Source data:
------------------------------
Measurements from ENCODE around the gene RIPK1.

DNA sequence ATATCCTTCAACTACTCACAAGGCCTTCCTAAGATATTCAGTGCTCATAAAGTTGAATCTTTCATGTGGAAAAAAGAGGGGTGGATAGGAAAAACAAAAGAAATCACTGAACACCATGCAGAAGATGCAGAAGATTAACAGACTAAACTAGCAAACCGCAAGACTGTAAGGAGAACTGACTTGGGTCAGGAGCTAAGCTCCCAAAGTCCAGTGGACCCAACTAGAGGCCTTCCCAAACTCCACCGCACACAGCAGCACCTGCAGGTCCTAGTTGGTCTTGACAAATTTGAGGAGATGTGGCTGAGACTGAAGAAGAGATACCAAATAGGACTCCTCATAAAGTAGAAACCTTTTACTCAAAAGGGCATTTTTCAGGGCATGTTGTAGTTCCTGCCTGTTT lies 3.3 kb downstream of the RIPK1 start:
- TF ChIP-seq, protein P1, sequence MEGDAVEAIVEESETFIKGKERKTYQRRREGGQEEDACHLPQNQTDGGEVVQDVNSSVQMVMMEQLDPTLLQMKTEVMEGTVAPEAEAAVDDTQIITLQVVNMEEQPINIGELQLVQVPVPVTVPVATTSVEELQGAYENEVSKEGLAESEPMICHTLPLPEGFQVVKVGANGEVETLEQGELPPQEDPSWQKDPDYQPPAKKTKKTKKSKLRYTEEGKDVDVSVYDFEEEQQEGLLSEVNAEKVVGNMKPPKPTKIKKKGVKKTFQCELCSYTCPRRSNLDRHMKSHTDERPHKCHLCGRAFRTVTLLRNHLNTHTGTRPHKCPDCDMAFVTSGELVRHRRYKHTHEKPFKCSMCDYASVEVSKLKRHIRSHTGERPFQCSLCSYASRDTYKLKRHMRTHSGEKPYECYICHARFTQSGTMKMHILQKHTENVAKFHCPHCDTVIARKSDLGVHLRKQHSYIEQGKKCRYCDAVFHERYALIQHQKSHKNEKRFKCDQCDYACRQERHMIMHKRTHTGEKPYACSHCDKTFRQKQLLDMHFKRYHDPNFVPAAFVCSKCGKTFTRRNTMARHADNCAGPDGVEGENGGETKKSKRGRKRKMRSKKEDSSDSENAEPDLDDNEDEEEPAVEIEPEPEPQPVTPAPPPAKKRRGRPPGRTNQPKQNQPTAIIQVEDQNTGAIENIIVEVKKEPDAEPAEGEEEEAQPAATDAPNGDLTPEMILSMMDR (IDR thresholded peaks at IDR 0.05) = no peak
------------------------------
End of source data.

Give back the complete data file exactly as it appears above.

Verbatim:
Measurements from ENCODE around the gene RIPK1.

DNA sequence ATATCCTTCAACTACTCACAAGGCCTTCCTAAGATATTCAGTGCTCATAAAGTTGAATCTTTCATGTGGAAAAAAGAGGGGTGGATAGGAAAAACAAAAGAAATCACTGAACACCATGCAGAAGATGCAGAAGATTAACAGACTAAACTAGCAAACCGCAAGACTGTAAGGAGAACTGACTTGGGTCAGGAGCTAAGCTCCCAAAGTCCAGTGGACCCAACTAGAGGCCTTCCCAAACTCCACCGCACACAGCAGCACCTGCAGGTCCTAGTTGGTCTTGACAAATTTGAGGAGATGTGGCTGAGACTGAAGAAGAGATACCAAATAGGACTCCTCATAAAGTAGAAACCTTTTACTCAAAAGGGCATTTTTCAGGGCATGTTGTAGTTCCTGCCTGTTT lies 3.3 kb downstream of the RIPK1 start:
- TF ChIP-seq, protein P1, sequence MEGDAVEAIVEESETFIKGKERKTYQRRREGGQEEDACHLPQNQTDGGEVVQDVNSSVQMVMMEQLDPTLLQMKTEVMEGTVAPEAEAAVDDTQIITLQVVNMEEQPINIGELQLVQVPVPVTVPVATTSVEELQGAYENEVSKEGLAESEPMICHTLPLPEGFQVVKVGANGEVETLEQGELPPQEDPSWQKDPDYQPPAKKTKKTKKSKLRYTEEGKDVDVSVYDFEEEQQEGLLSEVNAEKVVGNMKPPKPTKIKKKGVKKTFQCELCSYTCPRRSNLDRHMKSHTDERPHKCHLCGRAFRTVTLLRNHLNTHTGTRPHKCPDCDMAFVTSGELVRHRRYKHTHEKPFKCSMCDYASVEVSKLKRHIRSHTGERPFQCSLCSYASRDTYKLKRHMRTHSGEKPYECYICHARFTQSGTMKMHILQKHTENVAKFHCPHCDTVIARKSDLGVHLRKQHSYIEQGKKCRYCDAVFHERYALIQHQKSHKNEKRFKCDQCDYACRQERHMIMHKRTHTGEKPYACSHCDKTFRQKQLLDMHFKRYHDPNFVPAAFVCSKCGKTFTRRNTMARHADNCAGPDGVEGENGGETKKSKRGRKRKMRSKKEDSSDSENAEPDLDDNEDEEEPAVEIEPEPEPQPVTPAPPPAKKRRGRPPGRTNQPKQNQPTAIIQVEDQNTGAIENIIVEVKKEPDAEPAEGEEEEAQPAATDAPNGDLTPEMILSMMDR (IDR thresholded peaks at IDR 0.05) = no peak